Jessica Alba sports dark-blonde tresses at the 70th Golden Globe Awards Nominations.

How to Go Blonde with Minimal Damage

by Tarah Damask

Whether you're going platinum blonde, simply lifting not-so-sparkling locks to a brighter version of blonde or attempting to experience the extreme shift of lifting your tresses from brunette to blonde, finding a way to incur minimal damage is essential. The last thing you want is a head full of straw-like hair that looks anything but bombshell brilliant. So consider the necessary steps and tricks to achieving sunshine-laden locks without causing too much harm.

1. Prep

Before you throw a bottle of dye over your hair, prep it for the coloring process. Start by washing your hair, using a deep conditioner and then waiting at least 48 hours before applying color. A freshly washed scalp is stripped of natural oils and therefore more susceptible to injury or irritation, according to "Lucky Magazine." Take a look at your hair color and compare it to your goal color; if your goal is more than two shades lighter than what you currently have, let a professional colorist do the lightening.

2. Choose Your Best Color

The boxed dyes and limited tools you have at your disposal, when compared with a salon, are not quite as powerful as what you'd experience with professionals. Home dyes tend to result in a brassier finish than the color achieved by a professional who carefully watches and tones your locks. Whether you have a cool or warm complexion, when you're coloring to blonde on your own, reach for neutral or cool colors, skipping warm blondes that may end up in too-yellow or too-orange territory. If you're visiting a salon, ask for multi-dimensional color for believable blonde hair rather than a stark finish.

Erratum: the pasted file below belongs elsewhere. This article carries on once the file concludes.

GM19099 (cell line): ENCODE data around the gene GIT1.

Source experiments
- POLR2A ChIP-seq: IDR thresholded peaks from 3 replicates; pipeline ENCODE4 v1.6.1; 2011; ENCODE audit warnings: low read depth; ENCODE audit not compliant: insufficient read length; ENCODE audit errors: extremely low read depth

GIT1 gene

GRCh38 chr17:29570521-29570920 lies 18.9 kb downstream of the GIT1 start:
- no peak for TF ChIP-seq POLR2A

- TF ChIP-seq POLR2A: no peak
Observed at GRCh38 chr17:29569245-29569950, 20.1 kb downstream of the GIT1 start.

3. Take It Slow

Particularly if you have darker hair -- though this applies for everyone -- and you want to go blonde on your own, consider using a box dye once every four to six weeks, lifting your hair a single shade lighter each time, to avoid damage and disaster, "Marie Claire" suggests. If you're visiting your colorist, let him or her lift your color to a middle tone first -- for example, brunettes may need to first transition through red and strawberry-blonde phases during the initial visits before reaching the ideal blonde -- to avoid extreme damage.

4. Immediate, Regular Care

Once you've achieved that lovely blonde hue, resist the urge to wash and style. Wait a couple of days before washing and conditioning to give your hair a rest. Choose shampoos and conditioners that are made specifically for blonde or color-treated hair; products to keep blondes bright or free of a brassy appearance can help you maintain the precise color you love. In addition, weekly at-home deep conditioning -- followed by leave-in conditioner or heat-protective products if you blow-dry, curl or flat-iron your hair -- helps your tresses remain healthy with minimal damage.

Photo Credits

  • Kevin Winter/Getty Images Entertainment/Getty Images